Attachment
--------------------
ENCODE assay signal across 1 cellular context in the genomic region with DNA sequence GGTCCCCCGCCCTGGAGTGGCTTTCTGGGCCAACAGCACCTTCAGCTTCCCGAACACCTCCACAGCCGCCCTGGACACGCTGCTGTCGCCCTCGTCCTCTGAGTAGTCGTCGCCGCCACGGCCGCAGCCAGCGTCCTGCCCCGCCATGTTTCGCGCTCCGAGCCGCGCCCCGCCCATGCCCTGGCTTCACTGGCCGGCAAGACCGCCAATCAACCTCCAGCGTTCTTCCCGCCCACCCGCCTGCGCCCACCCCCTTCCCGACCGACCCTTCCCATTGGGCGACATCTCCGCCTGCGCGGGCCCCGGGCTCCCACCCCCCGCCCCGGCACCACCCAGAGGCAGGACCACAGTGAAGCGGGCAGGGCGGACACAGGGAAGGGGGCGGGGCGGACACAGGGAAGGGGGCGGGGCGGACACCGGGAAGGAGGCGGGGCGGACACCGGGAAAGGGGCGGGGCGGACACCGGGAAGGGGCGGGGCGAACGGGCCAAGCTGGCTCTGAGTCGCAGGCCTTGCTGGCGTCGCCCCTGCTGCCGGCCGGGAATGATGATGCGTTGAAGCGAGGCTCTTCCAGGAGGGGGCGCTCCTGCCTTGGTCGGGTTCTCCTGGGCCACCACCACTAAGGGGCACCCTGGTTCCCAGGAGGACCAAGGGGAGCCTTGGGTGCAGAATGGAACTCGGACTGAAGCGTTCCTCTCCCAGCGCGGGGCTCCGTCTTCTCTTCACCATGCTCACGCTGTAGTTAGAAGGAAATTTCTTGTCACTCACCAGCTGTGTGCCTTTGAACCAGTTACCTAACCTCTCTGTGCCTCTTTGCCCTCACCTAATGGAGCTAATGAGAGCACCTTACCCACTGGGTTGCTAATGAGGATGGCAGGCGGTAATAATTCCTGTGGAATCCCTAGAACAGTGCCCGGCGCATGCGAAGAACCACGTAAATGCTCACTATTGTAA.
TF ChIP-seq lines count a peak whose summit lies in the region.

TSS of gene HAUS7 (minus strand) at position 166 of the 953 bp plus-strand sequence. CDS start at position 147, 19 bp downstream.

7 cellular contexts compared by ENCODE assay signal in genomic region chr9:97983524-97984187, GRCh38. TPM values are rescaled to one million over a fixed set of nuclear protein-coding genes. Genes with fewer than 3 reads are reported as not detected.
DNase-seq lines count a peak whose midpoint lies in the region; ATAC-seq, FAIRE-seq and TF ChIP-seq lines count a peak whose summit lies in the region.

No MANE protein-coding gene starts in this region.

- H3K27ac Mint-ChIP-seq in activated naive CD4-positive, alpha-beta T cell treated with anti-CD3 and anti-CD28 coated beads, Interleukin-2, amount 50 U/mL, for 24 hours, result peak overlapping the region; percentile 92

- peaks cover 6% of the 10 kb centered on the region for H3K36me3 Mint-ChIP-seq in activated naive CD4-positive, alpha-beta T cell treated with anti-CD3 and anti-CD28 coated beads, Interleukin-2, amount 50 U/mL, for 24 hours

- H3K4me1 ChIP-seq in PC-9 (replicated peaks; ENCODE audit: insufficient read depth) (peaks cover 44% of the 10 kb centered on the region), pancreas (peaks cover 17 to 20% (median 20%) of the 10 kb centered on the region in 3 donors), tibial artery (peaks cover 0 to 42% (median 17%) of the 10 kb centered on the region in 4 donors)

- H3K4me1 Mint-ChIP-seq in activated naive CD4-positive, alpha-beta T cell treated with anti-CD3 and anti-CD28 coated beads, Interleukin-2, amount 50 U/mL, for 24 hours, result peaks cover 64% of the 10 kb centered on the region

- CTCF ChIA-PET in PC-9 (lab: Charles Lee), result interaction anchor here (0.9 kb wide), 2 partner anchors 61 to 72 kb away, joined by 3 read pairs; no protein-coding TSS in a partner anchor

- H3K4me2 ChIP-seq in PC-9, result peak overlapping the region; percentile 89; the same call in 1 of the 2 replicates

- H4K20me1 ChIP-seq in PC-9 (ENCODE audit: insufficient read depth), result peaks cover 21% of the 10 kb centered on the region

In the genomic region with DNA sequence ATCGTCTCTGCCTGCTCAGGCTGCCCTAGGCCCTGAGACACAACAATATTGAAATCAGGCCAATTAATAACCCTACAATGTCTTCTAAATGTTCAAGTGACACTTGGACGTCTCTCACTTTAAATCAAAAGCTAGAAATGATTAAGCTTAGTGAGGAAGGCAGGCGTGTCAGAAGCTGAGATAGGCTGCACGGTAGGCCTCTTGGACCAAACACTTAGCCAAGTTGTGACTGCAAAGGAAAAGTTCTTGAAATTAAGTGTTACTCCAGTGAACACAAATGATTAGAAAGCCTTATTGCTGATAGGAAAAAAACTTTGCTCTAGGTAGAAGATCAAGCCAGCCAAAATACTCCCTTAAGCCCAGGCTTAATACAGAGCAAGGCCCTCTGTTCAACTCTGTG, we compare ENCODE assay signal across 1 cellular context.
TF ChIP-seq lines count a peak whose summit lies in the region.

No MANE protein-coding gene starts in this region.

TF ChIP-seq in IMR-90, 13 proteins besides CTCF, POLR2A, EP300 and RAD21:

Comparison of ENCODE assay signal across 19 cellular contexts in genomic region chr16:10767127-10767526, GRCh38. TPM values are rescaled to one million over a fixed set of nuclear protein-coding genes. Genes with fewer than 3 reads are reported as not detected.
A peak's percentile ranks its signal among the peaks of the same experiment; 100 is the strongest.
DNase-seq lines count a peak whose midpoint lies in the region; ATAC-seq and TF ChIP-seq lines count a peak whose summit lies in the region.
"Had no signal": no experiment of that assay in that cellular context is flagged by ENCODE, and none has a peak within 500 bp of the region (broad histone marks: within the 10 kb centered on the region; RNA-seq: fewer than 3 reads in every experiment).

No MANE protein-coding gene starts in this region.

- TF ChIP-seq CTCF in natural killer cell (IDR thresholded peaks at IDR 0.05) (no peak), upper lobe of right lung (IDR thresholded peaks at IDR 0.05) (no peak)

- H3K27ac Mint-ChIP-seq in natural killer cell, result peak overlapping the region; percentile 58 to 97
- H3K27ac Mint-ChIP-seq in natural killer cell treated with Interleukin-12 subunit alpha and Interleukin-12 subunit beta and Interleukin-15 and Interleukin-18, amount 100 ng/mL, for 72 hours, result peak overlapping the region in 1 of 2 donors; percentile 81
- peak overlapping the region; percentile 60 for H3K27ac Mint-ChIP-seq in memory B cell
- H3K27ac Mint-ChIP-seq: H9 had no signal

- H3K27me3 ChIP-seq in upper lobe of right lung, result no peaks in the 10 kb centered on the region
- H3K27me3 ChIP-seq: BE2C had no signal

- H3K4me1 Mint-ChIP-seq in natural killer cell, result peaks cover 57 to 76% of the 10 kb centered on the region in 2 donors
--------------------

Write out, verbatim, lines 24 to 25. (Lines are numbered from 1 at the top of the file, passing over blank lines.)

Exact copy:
- H3K27ac Mint-ChIP-seq in natural killer cell, result peak overlapping the region; percentile 58 to 97
- H3K27ac Mint-ChIP-seq in natural killer cell treated with Interleukin-12 subunit alpha and Interleukin-12 subunit beta and Interleukin-15 and Interleukin-18, amount 100 ng/mL, for 72 hours, result peak overlapping the region in 1 of 2 donors; percentile 81